Education vs. Experience: What's Most Important to Employers

A standard resume requires candidates to include their education, experience, and achievements. But what actually matters to those in charge of hiring? Is it where you went to school and what grades you achieved? Or is it how many years of experience you have in the field, regardless of whether or not you ever earned a diploma?

KnowHowIn a perfect world, it’s both

Ideally, employers like to see a healthy mix of both education and experience in a resume. If you have a college degree and a few years of job-related achievements? Congratulations, you’re the ideal candidate! But that’s clearly not going to be the case for everyone. Some applicants are much heavier on one side of the equation than the other, and determining what is most important depends on both the type of employer and the job market as a whole.

What makes someone “job-ready”

Studies have found most people in charge of hiring tend to consider those with a higher level of education to be more “job-ready” than those without a college degree of any sort. What determines job readiness? The hard skills required for that particular role are important, obviously, but many soft skills are taught through higher education, as well. These types of skills include good persuasion techniques, excellent communication, the ability to collaborate well with others, and competent time management. College can also provide specialized knowledge that proves particularly useful in career fields that have highly narrow parameters.

College graduates tend to make more

It still holds true that college graduates tend to earn significantly more over their lifetimes than non-degree holders. This is largely due to the fact that higher-paying jobs often require at least a bachelor’s degree (whether the responsibilities match the requirement is a conversation for another day).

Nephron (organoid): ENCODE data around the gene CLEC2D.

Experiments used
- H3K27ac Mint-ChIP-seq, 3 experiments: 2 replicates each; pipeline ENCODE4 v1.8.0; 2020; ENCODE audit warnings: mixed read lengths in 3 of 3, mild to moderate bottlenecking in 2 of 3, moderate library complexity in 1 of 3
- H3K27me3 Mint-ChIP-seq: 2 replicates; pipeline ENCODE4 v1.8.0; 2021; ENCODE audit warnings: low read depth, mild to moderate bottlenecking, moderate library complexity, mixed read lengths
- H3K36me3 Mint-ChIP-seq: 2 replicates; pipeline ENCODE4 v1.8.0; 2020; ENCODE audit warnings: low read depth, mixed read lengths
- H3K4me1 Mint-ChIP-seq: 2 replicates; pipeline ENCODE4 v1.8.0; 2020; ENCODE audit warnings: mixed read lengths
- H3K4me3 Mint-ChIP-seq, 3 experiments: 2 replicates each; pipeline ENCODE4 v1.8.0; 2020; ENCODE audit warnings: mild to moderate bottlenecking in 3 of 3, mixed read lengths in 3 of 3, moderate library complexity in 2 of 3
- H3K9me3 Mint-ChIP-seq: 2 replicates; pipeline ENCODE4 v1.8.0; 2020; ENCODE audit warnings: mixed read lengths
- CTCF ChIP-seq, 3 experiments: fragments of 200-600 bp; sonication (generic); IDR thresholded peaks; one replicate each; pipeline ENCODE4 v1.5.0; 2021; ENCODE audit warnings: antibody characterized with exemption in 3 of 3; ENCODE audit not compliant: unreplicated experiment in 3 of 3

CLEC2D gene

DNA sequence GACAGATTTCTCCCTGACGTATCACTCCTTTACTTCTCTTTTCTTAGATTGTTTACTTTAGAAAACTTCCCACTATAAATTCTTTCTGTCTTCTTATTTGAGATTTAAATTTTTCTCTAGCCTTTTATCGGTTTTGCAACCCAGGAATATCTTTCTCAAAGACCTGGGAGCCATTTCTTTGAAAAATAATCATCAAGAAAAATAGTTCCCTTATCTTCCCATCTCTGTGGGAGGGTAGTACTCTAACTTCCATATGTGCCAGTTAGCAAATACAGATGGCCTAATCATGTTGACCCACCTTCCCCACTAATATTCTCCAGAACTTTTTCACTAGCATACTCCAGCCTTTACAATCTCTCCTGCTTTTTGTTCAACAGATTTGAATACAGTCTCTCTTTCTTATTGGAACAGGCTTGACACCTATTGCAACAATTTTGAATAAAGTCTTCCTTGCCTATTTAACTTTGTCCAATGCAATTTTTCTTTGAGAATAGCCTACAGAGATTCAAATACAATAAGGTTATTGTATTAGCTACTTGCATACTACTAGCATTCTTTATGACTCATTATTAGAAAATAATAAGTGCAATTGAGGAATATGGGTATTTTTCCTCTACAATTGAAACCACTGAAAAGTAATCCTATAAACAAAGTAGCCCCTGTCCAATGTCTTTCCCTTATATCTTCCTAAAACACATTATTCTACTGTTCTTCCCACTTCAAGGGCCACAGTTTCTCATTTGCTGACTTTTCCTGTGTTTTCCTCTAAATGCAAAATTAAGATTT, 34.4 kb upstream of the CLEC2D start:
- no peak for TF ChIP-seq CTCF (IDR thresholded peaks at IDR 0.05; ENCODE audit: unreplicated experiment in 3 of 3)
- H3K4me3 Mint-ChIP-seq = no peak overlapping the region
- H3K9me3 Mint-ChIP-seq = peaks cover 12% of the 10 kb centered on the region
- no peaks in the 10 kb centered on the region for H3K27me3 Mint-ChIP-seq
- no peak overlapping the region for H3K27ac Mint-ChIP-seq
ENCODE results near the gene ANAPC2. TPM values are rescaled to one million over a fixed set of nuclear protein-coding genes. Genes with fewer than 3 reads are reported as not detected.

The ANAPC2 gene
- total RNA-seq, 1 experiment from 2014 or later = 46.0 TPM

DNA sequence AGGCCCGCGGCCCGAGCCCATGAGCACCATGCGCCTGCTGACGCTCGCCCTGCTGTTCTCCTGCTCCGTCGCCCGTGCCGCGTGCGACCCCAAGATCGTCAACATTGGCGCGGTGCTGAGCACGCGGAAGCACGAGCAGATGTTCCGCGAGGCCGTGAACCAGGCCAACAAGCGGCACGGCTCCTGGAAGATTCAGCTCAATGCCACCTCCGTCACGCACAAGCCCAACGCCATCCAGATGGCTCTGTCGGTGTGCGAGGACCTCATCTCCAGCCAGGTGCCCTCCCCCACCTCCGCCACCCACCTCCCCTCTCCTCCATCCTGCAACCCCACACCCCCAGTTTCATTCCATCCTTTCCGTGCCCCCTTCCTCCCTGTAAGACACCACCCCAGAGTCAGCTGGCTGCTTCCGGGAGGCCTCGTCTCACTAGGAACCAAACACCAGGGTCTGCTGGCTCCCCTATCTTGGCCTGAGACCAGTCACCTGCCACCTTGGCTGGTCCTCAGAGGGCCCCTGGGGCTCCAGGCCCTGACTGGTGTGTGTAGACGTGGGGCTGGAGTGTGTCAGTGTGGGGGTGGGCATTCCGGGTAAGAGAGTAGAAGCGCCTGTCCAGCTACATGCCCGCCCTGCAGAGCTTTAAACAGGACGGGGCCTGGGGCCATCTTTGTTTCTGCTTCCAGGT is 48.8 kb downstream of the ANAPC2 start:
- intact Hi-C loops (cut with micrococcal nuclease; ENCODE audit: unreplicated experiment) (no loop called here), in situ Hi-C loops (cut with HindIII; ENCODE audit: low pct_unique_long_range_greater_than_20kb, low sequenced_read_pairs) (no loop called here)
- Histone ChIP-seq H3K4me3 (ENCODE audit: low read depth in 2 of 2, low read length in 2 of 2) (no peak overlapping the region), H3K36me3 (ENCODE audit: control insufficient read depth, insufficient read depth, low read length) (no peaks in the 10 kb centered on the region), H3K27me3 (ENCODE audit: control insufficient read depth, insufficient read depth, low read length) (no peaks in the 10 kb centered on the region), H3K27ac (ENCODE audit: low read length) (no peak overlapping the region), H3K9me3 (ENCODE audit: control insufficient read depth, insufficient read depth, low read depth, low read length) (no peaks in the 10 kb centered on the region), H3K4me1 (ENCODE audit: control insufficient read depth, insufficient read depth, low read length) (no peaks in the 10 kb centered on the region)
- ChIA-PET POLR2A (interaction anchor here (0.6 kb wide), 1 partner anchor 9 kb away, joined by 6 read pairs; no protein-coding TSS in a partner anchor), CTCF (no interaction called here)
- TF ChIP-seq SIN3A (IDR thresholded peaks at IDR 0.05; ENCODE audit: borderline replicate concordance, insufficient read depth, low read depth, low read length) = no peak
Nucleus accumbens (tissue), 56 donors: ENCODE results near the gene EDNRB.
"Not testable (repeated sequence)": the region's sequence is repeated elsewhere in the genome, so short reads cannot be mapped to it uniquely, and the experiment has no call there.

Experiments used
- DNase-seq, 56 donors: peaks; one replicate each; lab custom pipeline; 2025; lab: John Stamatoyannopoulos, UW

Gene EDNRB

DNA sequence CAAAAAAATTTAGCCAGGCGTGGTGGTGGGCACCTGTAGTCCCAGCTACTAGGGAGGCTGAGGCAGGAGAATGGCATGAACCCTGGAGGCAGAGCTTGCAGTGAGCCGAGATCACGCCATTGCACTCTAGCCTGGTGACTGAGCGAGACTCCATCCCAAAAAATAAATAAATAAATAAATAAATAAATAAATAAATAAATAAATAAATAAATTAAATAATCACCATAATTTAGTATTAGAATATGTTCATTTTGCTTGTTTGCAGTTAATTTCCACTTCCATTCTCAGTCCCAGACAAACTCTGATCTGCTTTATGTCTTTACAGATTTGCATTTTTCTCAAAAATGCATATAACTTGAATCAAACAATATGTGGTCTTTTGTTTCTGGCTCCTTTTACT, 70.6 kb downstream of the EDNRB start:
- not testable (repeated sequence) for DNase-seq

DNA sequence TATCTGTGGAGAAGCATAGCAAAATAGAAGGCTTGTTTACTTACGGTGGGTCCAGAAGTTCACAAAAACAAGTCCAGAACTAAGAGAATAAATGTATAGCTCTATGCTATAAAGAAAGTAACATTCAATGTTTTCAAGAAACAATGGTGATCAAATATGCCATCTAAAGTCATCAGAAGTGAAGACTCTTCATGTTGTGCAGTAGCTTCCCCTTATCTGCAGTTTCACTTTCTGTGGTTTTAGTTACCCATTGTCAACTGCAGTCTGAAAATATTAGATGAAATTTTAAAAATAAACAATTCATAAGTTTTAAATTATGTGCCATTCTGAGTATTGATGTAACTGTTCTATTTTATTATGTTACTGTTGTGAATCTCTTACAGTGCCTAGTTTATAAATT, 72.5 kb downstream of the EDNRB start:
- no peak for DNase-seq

Employers are also more willing to pay more for candidates with a specialized degree, such as a master’s or doctorate. While this pay gap is perhaps most visible when first applying for jobs, those with years of experience can also eventually demand higher salaries as they become true experts in their fields.

Times are changing

There is growing evidence that trends have begun to shift away from the emphasis on “education above all else” that has dominated the corporate mindset for decades. According to US News, the relatively low level of unemployment in recent years, as well as “the high cost of college and a pandemic-era reassessment of work,” has resulted in many employers lowering or ignoring their own requirements that applicants hold a college degree.

And in an imperfect world…it’s also both

Unfortunately, this often-conflicting information prevents anyone from saying confidently, “Education is more important to employers” or “Experience is more important to employers.” The true (but rather unsatisfying) answer is that it’s a delicate balance of both. Certain industries (medical, academic, etc.) continue to lean heavily on a candidate’s educational background because it means stronger candidates for that field. Others (computers, technicians, etc.) tend to look more closely at a candidate’s experience and the knowledge they’ve gained through real-world projects.

The bottom line? Don’t shy away from pursuing your dream job just because you may lack either the education or the experience. Find out from professionals already in the field what is actually necessary to do the job, and go out there and do it—whether it’s earning a degree or spending a few years getting hands-on experience.

Sometimes it’s just a fact of life that we start out a job search with very little education. Or perhaps you’ve just graduated from college and have yet to gain any professional experience. Either way, more and more employers are beginning to see candidates from all sorts of backgrounds and training can be extremely valuable members of the workforce. The days in which a college degree is required for almost any type of job are slowly fading, with more emphasis being put on a candidate’s drive and potential. So whether you have more education or experience under your belt, don’t let it discourage you from pursuing the career that feels right for you.

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